Thanks for the giveaway!
    Morgan Parson
    Mdp94 (at) bellsouth (dot) net

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  18. (1) Done. (liked facebook review page)
    (2) No, I don't know of anyone in my family who crossed the ocean for a better life. I do know my father's family came from England, but I don't know any other details about it. Wish I did.
    susanlulu(at)yahoo(dot)come
    Susan in NC

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  19. I have been dabbling in a bit of family history so I hope to find out whether anyone crossed the ocean to start a new venture,

    mauback55 at gmail dot com

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  20. As far as I know, no one in our family made an ocean crossing for a better life.

    Nancy
    allibrary (at) aol (dot) com

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  21. What little I know of my ancestors is that they were mostly German & English, but not sure when they came over. My aunt has done some research and the German ones settled in PA long ago, maybe late 1700's.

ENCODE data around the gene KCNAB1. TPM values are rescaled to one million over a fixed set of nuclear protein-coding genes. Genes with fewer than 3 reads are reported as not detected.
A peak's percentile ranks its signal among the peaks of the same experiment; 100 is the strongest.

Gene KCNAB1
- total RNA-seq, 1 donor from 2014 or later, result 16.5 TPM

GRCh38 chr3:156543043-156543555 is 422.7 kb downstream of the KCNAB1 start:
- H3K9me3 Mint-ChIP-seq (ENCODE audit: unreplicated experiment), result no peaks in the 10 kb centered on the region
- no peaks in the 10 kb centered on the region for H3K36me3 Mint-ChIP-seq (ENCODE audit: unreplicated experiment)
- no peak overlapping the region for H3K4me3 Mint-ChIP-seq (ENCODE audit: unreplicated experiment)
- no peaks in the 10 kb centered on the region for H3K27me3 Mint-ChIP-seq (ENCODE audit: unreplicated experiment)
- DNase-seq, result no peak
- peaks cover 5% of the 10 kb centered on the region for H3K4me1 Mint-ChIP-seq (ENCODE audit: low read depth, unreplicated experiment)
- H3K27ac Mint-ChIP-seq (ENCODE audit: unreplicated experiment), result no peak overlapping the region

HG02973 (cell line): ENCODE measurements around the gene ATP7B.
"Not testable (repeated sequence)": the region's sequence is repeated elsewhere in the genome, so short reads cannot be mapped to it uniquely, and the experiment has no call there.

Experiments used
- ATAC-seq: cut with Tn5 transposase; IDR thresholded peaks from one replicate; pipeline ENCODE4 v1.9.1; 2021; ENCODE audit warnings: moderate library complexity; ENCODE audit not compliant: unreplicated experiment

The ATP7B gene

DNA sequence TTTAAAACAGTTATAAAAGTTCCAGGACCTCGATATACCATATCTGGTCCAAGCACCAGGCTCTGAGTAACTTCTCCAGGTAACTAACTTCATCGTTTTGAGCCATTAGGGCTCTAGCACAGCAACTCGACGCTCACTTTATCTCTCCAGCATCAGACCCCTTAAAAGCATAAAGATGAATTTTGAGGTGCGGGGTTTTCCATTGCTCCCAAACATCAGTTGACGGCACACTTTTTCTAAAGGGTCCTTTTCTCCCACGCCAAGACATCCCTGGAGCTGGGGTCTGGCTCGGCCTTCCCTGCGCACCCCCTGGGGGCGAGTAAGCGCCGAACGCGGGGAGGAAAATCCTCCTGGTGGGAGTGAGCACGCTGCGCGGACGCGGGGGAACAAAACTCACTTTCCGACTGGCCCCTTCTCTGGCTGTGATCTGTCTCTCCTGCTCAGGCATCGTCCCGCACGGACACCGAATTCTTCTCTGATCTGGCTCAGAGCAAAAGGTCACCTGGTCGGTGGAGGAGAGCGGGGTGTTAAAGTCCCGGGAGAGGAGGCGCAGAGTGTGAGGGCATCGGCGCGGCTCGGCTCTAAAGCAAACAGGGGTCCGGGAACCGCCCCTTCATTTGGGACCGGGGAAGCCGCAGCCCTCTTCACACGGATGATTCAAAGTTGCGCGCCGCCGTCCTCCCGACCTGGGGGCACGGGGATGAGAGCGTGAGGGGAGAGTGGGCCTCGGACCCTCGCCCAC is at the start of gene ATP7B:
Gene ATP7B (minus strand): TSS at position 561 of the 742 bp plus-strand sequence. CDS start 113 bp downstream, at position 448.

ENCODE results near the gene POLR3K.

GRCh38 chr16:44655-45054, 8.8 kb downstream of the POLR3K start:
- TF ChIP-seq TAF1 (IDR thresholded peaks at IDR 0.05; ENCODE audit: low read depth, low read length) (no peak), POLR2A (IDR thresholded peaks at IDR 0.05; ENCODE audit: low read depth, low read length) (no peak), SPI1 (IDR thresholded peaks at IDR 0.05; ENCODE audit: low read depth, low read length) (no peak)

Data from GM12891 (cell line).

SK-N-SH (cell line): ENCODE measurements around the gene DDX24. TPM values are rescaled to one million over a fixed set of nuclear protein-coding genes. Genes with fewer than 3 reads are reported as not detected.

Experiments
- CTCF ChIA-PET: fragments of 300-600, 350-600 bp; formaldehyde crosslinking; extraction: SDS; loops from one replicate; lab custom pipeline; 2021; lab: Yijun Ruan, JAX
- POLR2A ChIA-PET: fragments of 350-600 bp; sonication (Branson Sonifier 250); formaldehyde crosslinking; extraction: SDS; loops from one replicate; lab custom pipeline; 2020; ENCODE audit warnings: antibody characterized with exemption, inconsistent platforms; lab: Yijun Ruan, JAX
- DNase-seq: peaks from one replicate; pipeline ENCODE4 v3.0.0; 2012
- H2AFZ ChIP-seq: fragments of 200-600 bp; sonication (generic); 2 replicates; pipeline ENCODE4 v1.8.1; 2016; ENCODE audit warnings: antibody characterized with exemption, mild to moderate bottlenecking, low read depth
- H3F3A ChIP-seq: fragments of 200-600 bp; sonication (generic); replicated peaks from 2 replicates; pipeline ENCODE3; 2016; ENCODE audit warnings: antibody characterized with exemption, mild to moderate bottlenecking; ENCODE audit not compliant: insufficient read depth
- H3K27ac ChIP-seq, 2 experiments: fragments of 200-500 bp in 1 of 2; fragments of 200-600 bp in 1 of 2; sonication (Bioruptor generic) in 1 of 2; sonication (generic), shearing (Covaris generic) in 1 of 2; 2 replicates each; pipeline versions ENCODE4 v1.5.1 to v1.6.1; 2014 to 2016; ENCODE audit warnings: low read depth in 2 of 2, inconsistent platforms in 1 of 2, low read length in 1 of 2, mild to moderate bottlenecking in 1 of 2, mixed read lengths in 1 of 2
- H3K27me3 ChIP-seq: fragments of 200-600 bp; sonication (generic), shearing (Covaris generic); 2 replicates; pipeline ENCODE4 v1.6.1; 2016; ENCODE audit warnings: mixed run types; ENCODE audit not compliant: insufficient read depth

I have liked your FB page

    pattymh2000(at)yahoo(dot)com

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  22. Yes our relatives came in from Germany & settled in Nebraska. We have some who have researched it and some interesting stories here in our local museum on our family :) dkstevensne AToutlookD OtCoM

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  23. no i have no one in my family that has traveled across the ocean for a better life

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  24. I'm sure I do have someone in my family who made the trip across the ocean, but sadly, it's too far back for the stories to have survived. I'm fortunate to have married into a Taiwanese-American family rich with remembered history. I love this stuff and love sharing it with my kids! Thanks for sharing this at Booknificent Thursday!
    Tina